Wynn, meanwhile, has been concentrating on his Prince George’s County home base, with its larger concentration of African-American voters. But even in Prince George’s County, Wynn won with just 57 percent of the vote against Edwards in 2006, a far smaller share than he is accustomed to winning.

“Donna’s approach has been this: break down that perceived barrier between PG and Montgomery County,” said Edwards spokesman Dan Weber. “Donna’s out there, working Metro stops every morning, visiting churches, you name it. Anywhere she can meet people.”

Internal polling from a third-party group friendly to Edwards has consistently shown Wynn receiving less than a majority of the vote, according to one Democratic operative.

“He’s under 50 in every poll you look at,” the operative said. “Polling shows he’s vulnerable, no doubt about it.”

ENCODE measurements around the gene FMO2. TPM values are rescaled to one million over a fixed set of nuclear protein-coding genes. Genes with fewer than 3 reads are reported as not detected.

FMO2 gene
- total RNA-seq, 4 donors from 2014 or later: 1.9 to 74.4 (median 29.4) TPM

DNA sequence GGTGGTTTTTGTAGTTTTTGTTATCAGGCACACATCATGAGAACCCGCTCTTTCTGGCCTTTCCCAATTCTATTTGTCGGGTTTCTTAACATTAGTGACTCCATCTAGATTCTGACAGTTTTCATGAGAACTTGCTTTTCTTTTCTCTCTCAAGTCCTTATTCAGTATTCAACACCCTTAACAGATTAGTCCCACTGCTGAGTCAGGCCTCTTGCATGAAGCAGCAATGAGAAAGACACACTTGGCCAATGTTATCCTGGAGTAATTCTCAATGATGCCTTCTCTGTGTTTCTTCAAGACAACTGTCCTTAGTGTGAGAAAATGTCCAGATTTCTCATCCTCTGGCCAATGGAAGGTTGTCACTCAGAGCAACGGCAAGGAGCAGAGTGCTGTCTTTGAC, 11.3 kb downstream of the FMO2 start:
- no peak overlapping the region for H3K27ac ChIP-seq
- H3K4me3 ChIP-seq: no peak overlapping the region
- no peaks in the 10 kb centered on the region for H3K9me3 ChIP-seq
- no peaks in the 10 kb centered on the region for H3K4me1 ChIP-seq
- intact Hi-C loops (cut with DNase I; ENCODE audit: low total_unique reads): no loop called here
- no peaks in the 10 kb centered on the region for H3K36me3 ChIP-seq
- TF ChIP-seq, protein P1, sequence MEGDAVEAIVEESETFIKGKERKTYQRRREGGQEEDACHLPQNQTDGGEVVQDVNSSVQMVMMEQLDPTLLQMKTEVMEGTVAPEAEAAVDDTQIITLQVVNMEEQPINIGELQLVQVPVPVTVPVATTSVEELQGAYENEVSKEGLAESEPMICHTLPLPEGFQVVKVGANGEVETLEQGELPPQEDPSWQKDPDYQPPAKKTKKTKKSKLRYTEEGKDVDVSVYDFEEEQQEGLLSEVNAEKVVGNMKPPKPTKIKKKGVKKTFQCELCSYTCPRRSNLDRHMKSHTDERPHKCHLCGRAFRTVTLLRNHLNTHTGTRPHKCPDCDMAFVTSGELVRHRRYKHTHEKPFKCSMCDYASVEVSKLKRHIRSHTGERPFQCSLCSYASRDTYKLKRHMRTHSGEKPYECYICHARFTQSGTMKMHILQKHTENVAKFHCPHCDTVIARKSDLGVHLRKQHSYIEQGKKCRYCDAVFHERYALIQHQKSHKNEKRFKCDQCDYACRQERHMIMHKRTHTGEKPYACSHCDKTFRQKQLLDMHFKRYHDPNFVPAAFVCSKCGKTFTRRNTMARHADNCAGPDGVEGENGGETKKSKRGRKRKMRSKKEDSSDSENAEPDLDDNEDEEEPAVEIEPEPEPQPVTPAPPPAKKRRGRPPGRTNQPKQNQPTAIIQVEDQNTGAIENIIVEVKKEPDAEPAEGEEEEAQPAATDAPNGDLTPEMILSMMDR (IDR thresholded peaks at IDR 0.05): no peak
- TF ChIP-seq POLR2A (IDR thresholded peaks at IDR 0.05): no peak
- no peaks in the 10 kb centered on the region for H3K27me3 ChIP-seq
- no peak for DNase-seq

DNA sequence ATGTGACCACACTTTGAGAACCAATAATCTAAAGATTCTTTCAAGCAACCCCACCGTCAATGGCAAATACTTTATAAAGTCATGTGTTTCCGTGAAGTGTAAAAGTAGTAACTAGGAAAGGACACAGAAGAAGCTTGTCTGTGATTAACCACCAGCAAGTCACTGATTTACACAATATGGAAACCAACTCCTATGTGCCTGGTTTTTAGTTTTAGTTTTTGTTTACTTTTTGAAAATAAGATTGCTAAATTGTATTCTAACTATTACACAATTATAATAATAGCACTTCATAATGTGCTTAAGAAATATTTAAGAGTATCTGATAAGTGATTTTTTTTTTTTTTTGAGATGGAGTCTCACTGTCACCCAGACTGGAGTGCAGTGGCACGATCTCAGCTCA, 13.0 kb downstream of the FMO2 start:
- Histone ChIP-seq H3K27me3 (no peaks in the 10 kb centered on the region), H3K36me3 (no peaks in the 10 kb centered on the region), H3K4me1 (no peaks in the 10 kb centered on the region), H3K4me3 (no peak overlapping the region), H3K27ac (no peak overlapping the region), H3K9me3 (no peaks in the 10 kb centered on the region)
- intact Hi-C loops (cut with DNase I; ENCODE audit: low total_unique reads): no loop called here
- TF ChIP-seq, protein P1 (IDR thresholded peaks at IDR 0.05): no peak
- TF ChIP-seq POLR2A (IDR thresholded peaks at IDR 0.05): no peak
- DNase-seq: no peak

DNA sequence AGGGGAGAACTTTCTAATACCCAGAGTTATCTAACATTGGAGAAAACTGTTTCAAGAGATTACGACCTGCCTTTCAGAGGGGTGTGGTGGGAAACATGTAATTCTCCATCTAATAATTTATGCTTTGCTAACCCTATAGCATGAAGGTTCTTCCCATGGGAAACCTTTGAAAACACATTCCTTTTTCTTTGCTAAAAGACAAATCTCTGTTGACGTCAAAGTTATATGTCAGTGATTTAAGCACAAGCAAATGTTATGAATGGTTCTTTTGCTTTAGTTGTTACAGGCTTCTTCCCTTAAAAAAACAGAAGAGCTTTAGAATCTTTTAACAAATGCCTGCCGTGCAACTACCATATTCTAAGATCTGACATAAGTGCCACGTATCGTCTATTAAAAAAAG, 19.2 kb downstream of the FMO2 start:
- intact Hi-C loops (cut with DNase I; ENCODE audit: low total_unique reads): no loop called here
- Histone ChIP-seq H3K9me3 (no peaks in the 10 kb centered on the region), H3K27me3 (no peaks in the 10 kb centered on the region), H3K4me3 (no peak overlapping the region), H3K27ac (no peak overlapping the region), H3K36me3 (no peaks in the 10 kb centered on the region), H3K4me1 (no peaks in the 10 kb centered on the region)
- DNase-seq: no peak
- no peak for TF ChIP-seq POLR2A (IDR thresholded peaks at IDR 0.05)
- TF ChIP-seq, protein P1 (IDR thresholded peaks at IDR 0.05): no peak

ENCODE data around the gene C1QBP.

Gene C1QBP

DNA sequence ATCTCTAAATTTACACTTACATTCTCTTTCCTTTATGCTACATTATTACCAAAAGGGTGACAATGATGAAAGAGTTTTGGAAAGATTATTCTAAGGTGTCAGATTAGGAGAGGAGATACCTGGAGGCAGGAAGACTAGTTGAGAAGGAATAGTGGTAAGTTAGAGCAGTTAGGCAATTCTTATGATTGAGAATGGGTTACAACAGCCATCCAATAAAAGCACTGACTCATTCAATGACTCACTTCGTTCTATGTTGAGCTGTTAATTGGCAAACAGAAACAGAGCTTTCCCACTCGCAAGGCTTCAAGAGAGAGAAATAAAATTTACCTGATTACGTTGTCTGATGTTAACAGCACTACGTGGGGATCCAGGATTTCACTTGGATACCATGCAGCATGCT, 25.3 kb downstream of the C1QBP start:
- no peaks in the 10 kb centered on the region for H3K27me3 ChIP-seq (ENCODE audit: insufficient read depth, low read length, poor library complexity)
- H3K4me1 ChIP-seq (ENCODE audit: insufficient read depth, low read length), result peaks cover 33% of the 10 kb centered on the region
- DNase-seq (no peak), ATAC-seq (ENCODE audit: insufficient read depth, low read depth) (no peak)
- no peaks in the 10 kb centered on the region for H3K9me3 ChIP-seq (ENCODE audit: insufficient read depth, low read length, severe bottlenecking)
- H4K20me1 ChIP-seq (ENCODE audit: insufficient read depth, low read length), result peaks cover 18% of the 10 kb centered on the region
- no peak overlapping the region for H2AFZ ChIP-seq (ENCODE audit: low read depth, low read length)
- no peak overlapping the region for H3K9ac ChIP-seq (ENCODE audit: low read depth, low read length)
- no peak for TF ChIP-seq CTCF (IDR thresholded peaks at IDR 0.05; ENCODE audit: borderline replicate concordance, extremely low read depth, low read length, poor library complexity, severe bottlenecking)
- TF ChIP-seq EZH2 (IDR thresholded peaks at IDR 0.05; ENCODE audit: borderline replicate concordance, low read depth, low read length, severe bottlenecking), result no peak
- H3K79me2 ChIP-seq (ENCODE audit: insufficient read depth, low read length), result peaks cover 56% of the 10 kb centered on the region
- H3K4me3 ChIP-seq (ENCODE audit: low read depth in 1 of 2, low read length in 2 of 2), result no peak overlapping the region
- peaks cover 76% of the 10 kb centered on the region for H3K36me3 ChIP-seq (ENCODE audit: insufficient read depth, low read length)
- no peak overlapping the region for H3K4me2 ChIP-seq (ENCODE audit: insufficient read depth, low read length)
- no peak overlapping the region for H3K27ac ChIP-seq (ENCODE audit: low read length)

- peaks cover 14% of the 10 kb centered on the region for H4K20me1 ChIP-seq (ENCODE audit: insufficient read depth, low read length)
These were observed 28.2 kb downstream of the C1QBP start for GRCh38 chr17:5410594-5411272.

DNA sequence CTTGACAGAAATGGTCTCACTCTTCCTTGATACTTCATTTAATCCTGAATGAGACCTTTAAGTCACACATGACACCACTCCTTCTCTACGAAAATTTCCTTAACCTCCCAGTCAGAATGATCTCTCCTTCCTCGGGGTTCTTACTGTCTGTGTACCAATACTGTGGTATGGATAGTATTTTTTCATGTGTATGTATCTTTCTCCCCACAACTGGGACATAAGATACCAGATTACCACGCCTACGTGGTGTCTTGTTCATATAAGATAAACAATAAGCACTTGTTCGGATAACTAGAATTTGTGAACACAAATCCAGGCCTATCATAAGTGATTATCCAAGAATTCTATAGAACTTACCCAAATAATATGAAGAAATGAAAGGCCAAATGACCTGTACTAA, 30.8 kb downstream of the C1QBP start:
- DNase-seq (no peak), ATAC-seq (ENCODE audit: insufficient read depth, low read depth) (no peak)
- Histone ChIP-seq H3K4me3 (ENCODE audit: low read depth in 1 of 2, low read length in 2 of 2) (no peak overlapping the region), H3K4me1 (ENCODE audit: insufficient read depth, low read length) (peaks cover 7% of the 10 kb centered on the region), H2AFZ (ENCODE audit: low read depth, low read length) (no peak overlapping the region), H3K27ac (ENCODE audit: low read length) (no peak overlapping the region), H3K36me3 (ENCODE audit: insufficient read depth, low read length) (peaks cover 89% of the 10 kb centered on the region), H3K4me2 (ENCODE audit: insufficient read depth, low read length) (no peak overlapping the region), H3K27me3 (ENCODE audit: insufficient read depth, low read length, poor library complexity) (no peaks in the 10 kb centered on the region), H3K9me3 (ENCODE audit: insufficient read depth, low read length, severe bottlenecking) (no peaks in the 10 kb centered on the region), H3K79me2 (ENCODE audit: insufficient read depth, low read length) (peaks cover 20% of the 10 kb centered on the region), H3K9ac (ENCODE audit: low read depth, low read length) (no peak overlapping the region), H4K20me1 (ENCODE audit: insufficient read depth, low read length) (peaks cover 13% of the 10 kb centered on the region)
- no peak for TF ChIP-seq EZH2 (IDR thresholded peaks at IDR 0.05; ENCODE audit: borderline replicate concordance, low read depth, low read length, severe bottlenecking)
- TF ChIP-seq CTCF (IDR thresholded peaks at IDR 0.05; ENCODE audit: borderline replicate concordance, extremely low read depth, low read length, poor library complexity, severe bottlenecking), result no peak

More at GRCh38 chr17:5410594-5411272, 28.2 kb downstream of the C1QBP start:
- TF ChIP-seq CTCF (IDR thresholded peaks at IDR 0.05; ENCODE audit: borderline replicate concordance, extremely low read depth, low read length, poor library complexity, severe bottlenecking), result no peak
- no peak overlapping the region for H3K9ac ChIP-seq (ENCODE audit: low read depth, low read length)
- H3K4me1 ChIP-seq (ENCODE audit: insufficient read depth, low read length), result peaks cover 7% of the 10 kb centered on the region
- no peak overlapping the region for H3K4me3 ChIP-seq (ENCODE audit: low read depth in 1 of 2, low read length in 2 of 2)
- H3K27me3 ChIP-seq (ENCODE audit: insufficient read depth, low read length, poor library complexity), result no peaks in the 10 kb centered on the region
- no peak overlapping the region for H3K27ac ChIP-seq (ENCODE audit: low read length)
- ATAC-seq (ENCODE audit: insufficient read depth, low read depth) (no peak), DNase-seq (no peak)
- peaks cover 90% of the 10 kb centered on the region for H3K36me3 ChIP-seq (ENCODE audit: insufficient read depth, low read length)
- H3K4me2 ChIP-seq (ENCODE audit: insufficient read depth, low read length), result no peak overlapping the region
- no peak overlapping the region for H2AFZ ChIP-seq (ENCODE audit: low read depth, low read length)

Colo. Dem mistakenly listed as pro-worker freedom

Despite a news report to the contrary, a right-to-work bill backed by Colorado House and Senate Republicans isn't supported by Sen. Betty Boyd, D-Lakewood.

Boyd - along with virtually the entire Republican delegation - was identified as the only Democrat who is co-sponsoring Senate Bill 56, which would make union membership voluntary.

But while Boyd's name was listed in the bill introduced Monday, she never actually signed the legislation.

According to a press release from Senate Democrats, Sen. Greg Brophy, R-Wray, signed his name "so enthusiastically" that his signature "strayed into [Boyd's] signature line, causing the mix-up."

Quoting John Hancock, Boyd joked, "I guess King George would have been able to read that without his spectacles."

The error has been corrected by the Office of Legislative Legal Services.


Police union organizer indicted on 9 counts